Book Review. Be Angry. 2021

Patricia Sánchez Pérez

The normal thing is that you get indignant

My comment on this treatise Be Angry has to begin by quoting its first sentence. From his most critical aspect towards spirituality, the Dalai Lama states that “In the real world there is exploitation, there is a deep and unjust gulf between rich and poor. The question is, how should we deal with inequality and social injustice from the Buddhist perspective? Is it against Buddhism to feel anger and indignation in the midst of such situations? ” 

With these questions begins the conversation between the Dalai Lama and Noriyuki Ueda writer, lecturer and cultural anthropologist. Visiting professor at the Stanford University Center for Buddhist Studies and his conversations with the Dalai Lama have resulted in several works such as this and Be Angry.   

Anger and the Dalai Lama

This treatise is a short work but with which the Dalai Lama and Noriyuki Ueda cut to the chase and explore how anger is inherent in the human condition. How despite having dedicated his life to teaching the cultivation of love and compassion “in general, that a human being never shows anger leads me to think that something is happening. He must have some mental problem ”. 

It may seem like a contradiction to put “anger” and “dalai lama” in the same phrase, but after reading this work we realize that by experiencing someone else’s pain and feeling anger in an unfair situation, we can transform those feelings into compassionate action, in compassionate anger.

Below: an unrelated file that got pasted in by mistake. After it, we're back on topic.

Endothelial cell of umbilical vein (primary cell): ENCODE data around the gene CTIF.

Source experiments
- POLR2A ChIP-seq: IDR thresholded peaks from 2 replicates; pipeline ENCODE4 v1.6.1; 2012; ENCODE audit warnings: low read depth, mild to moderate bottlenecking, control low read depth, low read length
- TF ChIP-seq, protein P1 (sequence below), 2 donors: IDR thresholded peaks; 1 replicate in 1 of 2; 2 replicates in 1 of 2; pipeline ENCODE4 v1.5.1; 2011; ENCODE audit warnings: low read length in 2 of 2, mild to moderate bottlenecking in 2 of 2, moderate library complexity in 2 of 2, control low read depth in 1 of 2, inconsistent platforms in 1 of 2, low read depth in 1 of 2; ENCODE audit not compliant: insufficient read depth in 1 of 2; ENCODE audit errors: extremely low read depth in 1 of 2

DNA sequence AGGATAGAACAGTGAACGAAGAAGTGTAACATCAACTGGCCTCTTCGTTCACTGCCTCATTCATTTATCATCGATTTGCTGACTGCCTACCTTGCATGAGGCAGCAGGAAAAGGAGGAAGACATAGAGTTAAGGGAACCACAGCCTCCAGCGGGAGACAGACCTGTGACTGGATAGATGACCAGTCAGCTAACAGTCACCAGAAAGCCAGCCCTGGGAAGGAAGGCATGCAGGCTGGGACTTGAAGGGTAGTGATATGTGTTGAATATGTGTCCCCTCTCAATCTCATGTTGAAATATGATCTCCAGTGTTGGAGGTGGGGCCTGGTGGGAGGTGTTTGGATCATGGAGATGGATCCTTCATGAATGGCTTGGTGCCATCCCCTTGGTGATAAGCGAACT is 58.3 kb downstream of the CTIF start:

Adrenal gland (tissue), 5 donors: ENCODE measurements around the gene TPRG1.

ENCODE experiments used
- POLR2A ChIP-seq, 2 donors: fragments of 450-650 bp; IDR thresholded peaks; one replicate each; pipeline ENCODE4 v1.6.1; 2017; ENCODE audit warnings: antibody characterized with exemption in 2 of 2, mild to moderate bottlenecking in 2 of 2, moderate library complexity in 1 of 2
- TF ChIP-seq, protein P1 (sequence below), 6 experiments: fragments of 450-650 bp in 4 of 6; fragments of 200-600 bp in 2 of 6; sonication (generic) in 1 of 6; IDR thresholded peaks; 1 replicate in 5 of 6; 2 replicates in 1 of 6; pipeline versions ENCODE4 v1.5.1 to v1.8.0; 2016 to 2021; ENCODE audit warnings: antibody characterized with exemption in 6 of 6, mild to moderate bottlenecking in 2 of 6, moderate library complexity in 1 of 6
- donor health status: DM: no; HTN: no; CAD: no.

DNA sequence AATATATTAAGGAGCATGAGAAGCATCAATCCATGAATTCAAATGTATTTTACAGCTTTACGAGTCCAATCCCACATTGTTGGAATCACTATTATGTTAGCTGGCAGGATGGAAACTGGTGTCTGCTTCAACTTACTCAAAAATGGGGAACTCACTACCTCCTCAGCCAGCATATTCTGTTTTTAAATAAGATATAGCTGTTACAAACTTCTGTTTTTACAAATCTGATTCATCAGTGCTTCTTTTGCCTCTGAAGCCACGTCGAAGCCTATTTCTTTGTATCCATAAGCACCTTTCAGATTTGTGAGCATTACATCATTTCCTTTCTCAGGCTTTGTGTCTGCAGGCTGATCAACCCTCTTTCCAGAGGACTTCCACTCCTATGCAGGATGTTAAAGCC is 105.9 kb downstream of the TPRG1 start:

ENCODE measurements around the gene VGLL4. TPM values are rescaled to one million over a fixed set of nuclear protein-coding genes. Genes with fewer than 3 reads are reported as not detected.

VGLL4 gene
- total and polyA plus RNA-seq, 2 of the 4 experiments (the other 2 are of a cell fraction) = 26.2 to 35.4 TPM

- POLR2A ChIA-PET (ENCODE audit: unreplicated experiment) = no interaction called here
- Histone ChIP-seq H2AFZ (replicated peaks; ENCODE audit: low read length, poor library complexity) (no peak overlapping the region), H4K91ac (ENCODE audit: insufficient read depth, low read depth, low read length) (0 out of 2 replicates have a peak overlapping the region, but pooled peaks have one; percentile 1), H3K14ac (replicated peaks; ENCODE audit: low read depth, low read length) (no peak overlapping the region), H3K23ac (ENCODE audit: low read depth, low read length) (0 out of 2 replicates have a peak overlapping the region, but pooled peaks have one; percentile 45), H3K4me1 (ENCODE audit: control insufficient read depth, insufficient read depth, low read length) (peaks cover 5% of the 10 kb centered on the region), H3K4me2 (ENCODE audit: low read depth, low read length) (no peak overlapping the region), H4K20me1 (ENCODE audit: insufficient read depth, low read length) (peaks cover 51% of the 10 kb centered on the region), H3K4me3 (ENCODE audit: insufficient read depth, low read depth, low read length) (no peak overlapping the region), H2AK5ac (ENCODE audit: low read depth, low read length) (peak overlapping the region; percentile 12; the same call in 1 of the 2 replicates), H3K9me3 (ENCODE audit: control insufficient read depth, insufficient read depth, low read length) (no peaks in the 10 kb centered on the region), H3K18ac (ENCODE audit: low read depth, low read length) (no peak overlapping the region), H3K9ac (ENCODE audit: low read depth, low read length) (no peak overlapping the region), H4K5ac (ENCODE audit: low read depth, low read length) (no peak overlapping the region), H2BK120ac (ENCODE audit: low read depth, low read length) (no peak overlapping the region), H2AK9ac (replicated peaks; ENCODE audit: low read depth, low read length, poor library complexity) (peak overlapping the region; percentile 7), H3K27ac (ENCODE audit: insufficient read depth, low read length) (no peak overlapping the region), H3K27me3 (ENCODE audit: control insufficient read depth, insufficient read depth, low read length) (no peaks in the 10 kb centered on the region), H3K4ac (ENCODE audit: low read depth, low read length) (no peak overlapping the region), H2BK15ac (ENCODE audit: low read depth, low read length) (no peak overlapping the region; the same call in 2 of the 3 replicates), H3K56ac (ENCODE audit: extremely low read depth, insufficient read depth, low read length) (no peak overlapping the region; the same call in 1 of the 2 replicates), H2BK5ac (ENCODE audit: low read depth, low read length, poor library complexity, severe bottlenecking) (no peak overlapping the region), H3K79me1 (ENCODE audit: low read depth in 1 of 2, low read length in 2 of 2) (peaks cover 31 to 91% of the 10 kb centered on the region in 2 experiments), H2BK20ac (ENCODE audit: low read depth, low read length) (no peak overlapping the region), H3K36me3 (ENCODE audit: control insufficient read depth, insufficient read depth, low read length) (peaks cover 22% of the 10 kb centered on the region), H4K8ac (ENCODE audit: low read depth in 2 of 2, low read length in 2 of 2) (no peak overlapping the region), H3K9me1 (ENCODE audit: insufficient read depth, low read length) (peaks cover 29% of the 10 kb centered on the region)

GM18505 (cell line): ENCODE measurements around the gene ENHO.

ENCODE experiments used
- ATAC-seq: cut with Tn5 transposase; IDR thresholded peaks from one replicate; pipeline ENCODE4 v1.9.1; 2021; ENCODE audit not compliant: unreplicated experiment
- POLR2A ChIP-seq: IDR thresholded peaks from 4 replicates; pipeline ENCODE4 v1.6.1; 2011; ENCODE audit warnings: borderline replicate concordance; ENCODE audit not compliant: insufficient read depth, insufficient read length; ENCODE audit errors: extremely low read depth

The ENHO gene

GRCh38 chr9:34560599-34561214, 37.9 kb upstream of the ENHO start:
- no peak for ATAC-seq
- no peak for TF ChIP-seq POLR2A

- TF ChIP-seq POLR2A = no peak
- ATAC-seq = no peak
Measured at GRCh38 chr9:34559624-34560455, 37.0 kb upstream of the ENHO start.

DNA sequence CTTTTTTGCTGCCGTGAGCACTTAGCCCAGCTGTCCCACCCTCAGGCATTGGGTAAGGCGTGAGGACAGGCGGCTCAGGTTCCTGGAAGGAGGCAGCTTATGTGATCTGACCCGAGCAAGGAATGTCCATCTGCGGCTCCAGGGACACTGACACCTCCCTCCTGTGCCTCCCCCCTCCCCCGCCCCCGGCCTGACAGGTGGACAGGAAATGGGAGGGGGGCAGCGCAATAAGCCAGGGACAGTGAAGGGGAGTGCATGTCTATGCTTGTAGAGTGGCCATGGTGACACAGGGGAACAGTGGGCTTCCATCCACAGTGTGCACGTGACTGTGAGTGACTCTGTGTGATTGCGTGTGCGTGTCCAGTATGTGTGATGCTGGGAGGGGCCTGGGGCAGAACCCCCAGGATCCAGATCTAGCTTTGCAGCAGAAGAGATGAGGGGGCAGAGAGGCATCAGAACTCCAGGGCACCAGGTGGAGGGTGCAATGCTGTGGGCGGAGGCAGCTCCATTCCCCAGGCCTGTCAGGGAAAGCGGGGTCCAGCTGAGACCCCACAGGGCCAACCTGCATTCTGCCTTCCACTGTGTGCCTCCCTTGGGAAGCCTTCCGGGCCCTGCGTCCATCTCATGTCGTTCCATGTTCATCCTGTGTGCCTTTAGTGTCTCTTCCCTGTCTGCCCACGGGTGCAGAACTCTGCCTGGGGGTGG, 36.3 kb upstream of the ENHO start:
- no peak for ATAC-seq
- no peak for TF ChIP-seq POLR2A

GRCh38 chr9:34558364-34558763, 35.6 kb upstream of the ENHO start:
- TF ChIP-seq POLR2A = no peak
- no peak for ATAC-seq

The Buddhist approach

In one of his chapters, from his simplicity and audacity, the Dalai Lama explains to us how Buddhist teachings take human suffering as a starting point but how monks limit themselves to giving pre-prepared sermons without paying attention to the current sufferings of the people. “They may talk about Buddhism, but their way of  to do so is not Buddhist, his approach is far from the original desire to save everyone from suffering.  Be Angry.

Indignation as an engine of change

In the power of outrage, the Dalai Lama shares his experience as a refugee. An overwhelming journey across the Himalayas walking weeks from China to Dharamsala in which many people are tortured and killed. Many of those who survive that journey lose toes and fingers to frostbite. 

This story has taken me back to 2014 when I visited Dharamsala to study yoga and where I met several people with no fingers on their hands. One of these people gave me several cooking lessons in his very humble home. For me these lessons were not just learning “exotic” dishes, it was when I really understood through this person’s experience the sadness, suffering, all the nonsense and cruelty that refugees face. 

Those cooking lessons and the present moment are connected. Those emotions cannot be turned off and on like the light switch. I still feel the same indignation but I try to use it so that everyone can be free. 

A new spirituality

This interview with the Dalai Lama is a deep reflection aimed at readers who want to deepen the urgency of a new spirituality in which outrage can be used as a motor to advance social dialogue, ethics, justice and equality. 

The voice that narrates the play is the same and ends by saying “I can feel anger. 

But this anger is compassionate. The experience of grief and pain leads to enlightenment and a deep desire for salvation. And a great longing for freedom emerges. Go from pain to unlimited freedom, that is Buddhism. That is the path that the Buddha himself took ”. 

If you want to buy the book Be Angry you can do it from the following link and I will get a small commission.

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Patricia Sánchez
Articles: 48

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